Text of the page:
Wednesday, February 28, 2007

The Red School House, 1873
Winslow Homer

Monday, February 26, 2007

Pablo Neruda

The Queen

I have named you queen.
There are taller ones than you, taller.
There are purer ones than you, purer.
There are lovelier ones than you, lovelier.

But you are the queen.

When you go through the streets
no one recognizes you.
No one sees your crystal crown, no one looks
at the carpet of red gold
that you tread as you pass,
the nonexistent carpet.

And when you appear
all the rivers sound
in my body, bells
shake the sky,
and a hymn fills the world.

Only you and I,
only you and I, my love,
listen to it.

Your Hands

When your hands go out,
love, toward mine,
what do they bring me flying?
Why did they stop
at my mouth, suddenly,
why do I recognize them
as if then, before,
I had touched them,
as if before they existed
they had passed over
my forehead, my waist?

Their softness came
flying over time,
over the sea, over the smoke,
over the spring,
and when you placed
your hands on my chest,
I recognized those golden
dove wings,
I recognized that clay
and that color of wheat.

All the years of my life
I walked around looking for them.
I went up the stairs,
I crossed the roads,
trains carried me,
waters brought me,
and in the skin of the grapes
I thought I touched you.
The wood suddenly
brought me your touch,
the almond announced to me
your secret softness,
until your hands
closed on my chest
and there like two wings
they ended their journey.

from Autumn Testament


at last he turns in ecstasy to his love

Matilde Urrutia, I'm leaving you here
all I had, all I didn't have,
all I am, all I am not.
My love is a child crying,
reluctant to leave your arms,
I leave it to you for ever -
you are my chosen one.

You are my chosen one,
more tempered by winds
than thin trees in the south,
a hazel in August;
for me you are as delicious
as a great bakery.
You have an earth heart
but your hands are from heaven.

You are red and spicy,
you are white and salty
like pickled onions,
you are a laughing piano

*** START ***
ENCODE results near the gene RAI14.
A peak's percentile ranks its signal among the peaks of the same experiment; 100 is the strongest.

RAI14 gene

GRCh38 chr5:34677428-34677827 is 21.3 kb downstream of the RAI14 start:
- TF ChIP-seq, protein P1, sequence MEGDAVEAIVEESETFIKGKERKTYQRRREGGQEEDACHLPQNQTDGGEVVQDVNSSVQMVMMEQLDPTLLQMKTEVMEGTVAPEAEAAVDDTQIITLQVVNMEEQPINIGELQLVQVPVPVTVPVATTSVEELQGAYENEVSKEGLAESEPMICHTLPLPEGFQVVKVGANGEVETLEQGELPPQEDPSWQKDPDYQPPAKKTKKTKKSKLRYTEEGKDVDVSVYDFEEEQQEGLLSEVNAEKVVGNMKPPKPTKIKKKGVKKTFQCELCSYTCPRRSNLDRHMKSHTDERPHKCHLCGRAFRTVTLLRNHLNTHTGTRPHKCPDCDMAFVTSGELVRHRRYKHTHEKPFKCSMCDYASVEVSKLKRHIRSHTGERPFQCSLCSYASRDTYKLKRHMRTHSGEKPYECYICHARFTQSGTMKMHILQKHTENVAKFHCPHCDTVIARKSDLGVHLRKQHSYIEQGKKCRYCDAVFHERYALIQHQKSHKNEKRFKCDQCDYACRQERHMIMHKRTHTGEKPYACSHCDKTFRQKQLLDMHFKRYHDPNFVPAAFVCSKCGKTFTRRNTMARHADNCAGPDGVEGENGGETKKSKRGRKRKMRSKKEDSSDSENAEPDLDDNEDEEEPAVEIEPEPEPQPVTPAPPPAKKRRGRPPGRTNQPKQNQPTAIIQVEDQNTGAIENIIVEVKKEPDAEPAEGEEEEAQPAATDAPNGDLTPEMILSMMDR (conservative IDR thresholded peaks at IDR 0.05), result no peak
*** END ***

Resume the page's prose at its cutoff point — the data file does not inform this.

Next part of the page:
with every human note;
and music runs over me
from your eyelashes and your hair.
I wallow in your gold shadow,
I'm enchanted by your ears
as though I had seen them before
in underwater coral.
In the sea for your nails' sake,
I took on terrifying fish.

Your eyes widen from south to south,
your smile goes east and west;
your feet can hardly be seen,
and the sun takes pleasure
in dawning in your hair.
Your face and your body come from
hard places, as I do,
from rain-washed rituals,
ancient lands and martyrs.
The Bio-Bio still sings
in our bloodstained clay,
but you brought from the forest
every secret scent,
and the way your profile has of shining
like a lost arrow,
an old warrior's medal.
You overcame me
with love and origins,
because your mouth brought back
ancient beginnings,
forest meetings from another time,
dark ancestral drums.
I suddenly heard myself summoned -
it was far away, vague.
I moved close to ancient foliage,
I touched my blood in your mouth,
dear love, my Araucana.

What can I leave you, Matilde,
when you have at your touch
that aura of burning leaves,
that fragrance of strawberries,
and between your sea-breasts
the half-light of Cauquenes,
and the laurel-smell of Chile?

It is high autumn at sea,
full of mists and hidden places;
the land stretches and breathes,
leaves fall by the month.
And you, bent over my work,
with both passion and patience,
deciphering the green prints,
the spiderwebs, the insects
of my fateful handwriting.
Lioness on your little feet,
what would I do without
the neat ways of your hands?
Where would I be wandering
with no heart, with no end?
On what faraway buses,
flushed with fire or snow?

I owe you marine autumn
with dankness at its roots
and fog like a grape
and the graceful sun of the country;
and the silent space
in which sorrows lose themselves